On a muddy, rock-strewn field,
a huge white tent with arched, plastic windows stands on high ground above the fast-moving Minjiang River.
Inside the tent, our volunteers and staff are assembling and painting small chairs, tables, and shelves. This is our first-ever “BigTop” — a preschool and community center adjacent to the large refugee shelter designed to house 15,000 people in earthquake-ravaged Dujiangyan.
Besides our unique style of preschool, each of the six (we hope!) BigTops will offer summer and after school counseling, art classes and other therapeutic activities for school-age children, as well as counseling and training for caregivers, teachers, parents and foster parents. The task is a familiar one for OneSky’s staff, who have been creating kid-friendly havens for children in orphanages for a decade, but it quickly became clear that there are unusual logistical issues for this new venture.
The six-inch-thick concrete floor that anchors our BigTop is solid, but two puddles have collected inside after the last big rain storm. With help from a Guangzhou contractor who is in Sichuan to build roads, a fix was engineered.
The tent will stay dry for the children during this season of rain and shattered dreams in Sichuan.
Nearby, a prefabricated instant community is struggling to settle into some sort of normal life.
These are the last days before the summer holiday begins.
In vinyl-walled classrooms, primary students are attending “tent school”, run by newly-trained psychologists and volunteers. The walls are decorated with artwork, much of it by the children. In this town where the most prestigious middle school collapsed and killed so many bright, ambitious students, one child drew a mobile school complete with a lookout telescope and radar to pick up any sign of danger. The school is floating on what looks like a cloud that can move it out of danger should the earth below start to shake again.
“When I grow up I want to be a scientist so I can invent a machine that will predict earthquakes hours before they happen and I can take all the children to safety. And I will give the machine to everybody in the world for free.”
“All I want is to go home.”
“I want the earthquake to be gone so we can be happy again.”
Who wouldn’t want to make their wishes come true? The wishes of children struggling to come to terms with a disaster that shattered everything they counted on—the rock solid earth they walked on, the mountains that were supposed to loom majestically above, not break apart, raining dangerous rocks, and most of all the comfort of their homes and their parents and teachers.
June 20, 2008
OneSky’s first BigTop has officially opened!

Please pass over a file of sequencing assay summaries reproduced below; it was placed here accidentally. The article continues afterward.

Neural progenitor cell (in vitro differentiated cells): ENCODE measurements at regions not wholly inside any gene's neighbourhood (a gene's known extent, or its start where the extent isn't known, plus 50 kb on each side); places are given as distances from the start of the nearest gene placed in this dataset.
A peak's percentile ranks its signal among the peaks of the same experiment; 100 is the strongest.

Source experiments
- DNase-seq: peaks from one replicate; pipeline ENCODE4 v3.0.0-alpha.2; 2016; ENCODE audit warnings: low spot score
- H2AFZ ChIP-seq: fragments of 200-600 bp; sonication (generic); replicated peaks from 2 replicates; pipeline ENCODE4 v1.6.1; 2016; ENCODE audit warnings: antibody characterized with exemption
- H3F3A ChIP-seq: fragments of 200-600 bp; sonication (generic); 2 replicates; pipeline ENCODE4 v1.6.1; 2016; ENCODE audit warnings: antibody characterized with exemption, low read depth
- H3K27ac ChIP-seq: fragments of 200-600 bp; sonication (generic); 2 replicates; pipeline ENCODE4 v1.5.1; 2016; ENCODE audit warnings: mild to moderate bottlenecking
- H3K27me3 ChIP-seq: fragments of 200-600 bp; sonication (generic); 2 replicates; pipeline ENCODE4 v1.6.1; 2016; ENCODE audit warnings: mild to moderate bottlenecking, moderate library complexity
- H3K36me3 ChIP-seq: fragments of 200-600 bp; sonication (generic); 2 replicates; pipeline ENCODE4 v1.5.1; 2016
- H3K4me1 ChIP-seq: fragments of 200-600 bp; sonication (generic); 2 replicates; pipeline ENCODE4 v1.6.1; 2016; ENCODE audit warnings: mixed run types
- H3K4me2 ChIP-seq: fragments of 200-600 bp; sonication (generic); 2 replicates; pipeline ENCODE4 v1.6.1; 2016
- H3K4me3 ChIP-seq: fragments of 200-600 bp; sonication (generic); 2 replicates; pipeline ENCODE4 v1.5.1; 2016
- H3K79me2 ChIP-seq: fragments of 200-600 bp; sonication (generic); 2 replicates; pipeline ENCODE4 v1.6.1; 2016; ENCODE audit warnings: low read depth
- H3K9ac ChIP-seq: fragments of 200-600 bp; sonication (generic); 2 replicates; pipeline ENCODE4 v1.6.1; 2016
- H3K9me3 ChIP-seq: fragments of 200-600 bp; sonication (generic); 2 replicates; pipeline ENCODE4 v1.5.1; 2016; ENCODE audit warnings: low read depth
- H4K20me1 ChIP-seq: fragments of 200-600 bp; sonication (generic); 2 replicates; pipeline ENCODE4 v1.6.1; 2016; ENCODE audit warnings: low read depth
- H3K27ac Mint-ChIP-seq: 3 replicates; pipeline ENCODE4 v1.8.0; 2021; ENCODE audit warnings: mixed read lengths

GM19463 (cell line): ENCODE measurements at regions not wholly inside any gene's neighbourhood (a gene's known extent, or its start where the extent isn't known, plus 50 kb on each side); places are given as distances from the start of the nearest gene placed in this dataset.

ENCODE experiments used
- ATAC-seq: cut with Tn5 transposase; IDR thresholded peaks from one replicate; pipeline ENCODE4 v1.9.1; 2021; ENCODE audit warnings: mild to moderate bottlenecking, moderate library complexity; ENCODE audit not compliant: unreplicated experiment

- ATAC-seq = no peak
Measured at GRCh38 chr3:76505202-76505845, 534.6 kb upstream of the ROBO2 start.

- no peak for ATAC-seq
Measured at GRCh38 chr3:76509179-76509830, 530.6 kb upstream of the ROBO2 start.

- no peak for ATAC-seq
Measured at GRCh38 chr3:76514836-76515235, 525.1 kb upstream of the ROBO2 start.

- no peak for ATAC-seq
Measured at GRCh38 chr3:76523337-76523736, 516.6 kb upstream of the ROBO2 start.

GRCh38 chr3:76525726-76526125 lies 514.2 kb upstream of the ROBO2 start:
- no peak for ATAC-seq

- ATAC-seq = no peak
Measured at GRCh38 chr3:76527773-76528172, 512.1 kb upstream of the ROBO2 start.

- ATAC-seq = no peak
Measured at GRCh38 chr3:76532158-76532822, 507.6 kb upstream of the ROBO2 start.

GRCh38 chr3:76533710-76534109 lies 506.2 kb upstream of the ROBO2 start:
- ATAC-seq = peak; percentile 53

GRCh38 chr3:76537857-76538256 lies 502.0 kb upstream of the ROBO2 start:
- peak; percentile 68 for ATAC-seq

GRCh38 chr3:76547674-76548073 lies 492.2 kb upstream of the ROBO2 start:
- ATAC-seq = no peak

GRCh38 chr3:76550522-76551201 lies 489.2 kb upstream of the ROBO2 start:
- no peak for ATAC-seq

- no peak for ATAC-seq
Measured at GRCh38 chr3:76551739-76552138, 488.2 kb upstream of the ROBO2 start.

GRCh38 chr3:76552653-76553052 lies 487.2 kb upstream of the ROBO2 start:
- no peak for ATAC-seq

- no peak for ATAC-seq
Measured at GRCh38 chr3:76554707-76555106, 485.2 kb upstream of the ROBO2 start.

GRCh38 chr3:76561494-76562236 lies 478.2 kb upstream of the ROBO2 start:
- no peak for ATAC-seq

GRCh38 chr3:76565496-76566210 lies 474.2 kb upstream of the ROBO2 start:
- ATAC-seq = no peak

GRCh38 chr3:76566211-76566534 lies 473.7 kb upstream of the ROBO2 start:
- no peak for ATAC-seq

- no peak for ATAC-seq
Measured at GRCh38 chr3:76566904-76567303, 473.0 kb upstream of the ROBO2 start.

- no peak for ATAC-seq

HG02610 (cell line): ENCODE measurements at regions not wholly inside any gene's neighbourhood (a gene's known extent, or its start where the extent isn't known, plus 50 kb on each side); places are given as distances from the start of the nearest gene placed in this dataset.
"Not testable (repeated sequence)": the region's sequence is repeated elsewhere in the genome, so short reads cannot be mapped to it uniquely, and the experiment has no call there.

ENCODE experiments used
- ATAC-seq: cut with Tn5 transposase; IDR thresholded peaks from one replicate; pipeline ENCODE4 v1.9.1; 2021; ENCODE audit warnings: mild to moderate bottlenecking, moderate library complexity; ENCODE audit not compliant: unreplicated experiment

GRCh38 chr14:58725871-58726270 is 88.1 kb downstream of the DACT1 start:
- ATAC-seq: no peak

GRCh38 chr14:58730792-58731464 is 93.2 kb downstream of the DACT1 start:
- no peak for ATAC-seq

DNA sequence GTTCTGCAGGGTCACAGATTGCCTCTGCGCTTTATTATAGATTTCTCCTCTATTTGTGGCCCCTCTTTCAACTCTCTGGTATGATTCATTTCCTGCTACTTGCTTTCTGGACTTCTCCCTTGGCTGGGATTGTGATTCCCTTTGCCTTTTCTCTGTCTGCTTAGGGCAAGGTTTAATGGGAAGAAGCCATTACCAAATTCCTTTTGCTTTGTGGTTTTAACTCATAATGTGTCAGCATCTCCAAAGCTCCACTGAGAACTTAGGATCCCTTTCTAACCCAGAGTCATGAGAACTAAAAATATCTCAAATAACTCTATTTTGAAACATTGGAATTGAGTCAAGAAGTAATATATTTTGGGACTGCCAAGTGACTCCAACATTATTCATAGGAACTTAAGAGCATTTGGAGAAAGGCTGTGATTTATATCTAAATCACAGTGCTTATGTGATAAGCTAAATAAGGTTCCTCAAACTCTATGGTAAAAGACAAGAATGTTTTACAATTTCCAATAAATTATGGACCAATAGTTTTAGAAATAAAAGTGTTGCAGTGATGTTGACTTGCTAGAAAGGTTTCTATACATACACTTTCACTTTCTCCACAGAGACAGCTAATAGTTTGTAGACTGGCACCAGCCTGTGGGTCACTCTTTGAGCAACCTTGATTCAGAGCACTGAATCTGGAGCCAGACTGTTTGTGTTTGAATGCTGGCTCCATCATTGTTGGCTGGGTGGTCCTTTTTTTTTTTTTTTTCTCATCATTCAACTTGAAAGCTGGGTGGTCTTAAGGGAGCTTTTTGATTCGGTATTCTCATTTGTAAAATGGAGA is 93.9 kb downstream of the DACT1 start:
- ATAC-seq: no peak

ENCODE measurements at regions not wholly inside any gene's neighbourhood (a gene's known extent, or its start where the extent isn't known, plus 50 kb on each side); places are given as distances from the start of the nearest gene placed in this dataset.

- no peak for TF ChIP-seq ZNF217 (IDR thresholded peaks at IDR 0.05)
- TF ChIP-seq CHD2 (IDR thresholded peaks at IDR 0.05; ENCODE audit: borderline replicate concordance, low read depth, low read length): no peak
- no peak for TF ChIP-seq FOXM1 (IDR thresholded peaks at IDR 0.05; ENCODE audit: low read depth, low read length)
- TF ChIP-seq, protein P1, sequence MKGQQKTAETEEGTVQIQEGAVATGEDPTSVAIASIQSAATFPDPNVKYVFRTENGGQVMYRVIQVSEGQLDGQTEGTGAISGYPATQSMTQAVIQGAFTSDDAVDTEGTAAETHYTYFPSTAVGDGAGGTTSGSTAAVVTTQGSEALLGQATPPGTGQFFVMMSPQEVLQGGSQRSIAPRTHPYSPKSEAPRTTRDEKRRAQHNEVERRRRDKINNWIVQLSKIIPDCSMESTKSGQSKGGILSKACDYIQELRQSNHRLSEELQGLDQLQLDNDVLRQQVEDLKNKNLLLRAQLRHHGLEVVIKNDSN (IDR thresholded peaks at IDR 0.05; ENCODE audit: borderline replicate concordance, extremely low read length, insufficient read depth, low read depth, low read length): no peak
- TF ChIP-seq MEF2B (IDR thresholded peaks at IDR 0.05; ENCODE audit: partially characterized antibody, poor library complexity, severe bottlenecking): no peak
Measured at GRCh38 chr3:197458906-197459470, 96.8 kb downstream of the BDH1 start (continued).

In addition to the toys, books, music, and art supplies that OneSky provides at all of its Children’s Centers, the BigTop is stocked with toys recommended by National Center for School Crisis and Bereavement (NCSTB) trauma experts.
Toy figures of family members because children overwhelmed by the grief of losing one or two parents may use them to bury moms and dads. Small animal families for children who can’t bear to bury toy moms and dads, but may bury a mama bear and a papa bear.
And lots of toys that reflect the positive side of every disaster—the people who came to help—soldiers, doctors, nurses, as well as the equipment—bulldozers, cranes and trucks—first used to look for survivors, and now used for the enormous rebuilding effort.
Nothing is the same anymore…
“What’s your favorite color?”
“Yellow,” answers the girl at a BigTop gathering.
“Yellow,” agrees her friend.
“What’s a color you don’t like?”
“I don’t like grey,” offers the younger girl as her friend nods.
“I want you to think about yellow and breathe in deep yellow. Let’s breathe yellow in together. Breathe in the yellow. In comes all of the calm, in comes all of the relaxing feelings. Breathe.
“Breathe. Now breathe out the grey. Slowly, slowly breathe out the scared feelings, breathe out the grey, breathe out the worry.”
The girls, breathing deeply in and out, look at each other and smile.
Gurwitch, Program Coordinator at the NCSCB, has offered such simple yet powerful techniques to children who have experienced natural and man-made disasters like the Oklahoma City bombing, the collapse of the towers on 9/11, and natural disasters like Hurricane Katrina and now the 8.0 earthquake in Sichuan.
Gurwitch says she doesn’t help children “get over” disasters because you cannot get over the death of loved ones: “You help children become resilient, you help children cope with this and whatever comes next. And you help them grow and continue to move forward. The earthquake will be on the back page long before the need goes away. The best care is long-term care.”
Before she leaves the BigTop, Gurwitch returns to the two girls to ask if they can make a promise to use the yellow and grey breathing whenever they need it and to practice it every day. “Do we have a deal?”
The girls smile and in the universal language of childhood offer their fingers up for a pinky promise—two small girls swearing to take care of themselves as they learn to make their way in a world that will never be the same.